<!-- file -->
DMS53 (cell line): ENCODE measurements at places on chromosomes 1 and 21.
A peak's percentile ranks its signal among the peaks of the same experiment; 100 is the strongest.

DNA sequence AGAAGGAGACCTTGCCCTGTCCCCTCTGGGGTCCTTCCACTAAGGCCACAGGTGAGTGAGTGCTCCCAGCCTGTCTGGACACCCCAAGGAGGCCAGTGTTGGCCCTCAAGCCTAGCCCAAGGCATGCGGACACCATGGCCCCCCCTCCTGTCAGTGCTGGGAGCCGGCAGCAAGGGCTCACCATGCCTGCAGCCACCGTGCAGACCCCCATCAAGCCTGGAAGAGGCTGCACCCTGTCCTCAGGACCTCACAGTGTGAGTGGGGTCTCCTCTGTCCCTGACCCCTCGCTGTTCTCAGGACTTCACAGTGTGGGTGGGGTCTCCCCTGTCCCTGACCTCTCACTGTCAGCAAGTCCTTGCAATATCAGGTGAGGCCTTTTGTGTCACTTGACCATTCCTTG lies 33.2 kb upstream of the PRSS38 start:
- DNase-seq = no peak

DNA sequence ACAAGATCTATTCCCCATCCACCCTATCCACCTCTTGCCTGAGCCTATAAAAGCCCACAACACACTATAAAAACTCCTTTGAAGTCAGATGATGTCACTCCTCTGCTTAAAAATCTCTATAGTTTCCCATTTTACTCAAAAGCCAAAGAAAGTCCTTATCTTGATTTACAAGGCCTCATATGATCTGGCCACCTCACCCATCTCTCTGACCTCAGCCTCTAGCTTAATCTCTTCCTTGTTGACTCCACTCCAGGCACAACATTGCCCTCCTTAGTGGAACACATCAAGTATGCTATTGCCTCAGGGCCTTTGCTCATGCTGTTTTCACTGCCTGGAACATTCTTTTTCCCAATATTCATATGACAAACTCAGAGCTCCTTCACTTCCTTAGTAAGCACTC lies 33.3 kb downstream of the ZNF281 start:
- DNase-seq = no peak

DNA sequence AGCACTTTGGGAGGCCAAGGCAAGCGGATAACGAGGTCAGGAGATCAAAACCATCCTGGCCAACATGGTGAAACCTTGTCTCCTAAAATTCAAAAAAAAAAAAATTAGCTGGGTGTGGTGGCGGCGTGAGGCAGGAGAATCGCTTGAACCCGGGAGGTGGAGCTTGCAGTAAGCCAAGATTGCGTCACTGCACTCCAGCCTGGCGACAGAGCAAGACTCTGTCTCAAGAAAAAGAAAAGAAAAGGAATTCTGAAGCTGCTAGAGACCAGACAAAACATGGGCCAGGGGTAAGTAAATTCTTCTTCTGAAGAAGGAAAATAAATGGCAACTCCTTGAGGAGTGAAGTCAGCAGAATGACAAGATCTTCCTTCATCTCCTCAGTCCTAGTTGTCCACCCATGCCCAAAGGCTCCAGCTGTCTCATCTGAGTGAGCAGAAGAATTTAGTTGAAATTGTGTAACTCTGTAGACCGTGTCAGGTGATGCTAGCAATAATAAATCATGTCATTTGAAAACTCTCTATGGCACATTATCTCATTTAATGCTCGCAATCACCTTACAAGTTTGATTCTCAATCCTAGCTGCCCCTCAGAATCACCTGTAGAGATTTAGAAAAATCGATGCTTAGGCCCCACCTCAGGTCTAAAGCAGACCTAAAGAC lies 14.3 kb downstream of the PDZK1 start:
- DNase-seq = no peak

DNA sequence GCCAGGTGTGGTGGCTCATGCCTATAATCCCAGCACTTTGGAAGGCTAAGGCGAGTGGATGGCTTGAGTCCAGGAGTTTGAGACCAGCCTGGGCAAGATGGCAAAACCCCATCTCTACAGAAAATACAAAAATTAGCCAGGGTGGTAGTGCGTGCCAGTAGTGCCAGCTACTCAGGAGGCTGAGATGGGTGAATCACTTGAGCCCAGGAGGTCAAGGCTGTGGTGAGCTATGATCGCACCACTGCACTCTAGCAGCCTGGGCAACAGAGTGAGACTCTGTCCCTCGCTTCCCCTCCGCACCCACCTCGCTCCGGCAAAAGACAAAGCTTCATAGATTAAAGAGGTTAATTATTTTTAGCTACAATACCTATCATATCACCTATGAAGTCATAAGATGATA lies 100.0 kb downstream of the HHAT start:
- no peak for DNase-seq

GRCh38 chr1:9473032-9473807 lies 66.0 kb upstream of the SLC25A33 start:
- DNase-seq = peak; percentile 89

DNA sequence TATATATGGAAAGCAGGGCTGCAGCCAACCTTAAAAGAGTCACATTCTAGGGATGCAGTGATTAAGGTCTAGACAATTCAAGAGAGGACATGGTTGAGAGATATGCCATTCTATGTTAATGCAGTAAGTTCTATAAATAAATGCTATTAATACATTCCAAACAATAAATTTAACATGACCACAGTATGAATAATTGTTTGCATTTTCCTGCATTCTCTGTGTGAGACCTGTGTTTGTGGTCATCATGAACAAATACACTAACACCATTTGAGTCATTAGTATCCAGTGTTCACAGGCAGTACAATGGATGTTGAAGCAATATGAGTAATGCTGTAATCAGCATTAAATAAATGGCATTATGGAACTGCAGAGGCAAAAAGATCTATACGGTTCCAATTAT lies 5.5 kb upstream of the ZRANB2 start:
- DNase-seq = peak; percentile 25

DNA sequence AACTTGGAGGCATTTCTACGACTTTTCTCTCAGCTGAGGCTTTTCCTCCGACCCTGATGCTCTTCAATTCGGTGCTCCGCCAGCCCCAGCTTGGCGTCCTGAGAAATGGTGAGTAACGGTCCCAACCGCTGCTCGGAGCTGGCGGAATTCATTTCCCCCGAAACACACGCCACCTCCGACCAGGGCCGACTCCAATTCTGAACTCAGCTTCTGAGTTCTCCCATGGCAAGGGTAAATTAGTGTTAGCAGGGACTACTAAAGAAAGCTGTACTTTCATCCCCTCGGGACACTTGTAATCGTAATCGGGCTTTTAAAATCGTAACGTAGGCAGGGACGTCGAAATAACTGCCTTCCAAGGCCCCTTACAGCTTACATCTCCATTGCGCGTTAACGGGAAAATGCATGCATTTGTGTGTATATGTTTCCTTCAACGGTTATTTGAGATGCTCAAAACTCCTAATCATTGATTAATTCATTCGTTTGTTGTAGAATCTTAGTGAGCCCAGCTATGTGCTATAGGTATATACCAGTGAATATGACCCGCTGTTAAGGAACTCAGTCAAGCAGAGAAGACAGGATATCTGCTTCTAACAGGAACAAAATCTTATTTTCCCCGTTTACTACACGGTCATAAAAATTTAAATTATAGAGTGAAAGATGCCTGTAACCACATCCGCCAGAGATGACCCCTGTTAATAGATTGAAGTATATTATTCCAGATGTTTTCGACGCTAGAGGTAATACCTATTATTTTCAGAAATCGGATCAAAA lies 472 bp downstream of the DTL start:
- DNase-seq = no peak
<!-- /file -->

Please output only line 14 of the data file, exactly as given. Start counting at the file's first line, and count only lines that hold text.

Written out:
- DNase-seq = peak; percentile 25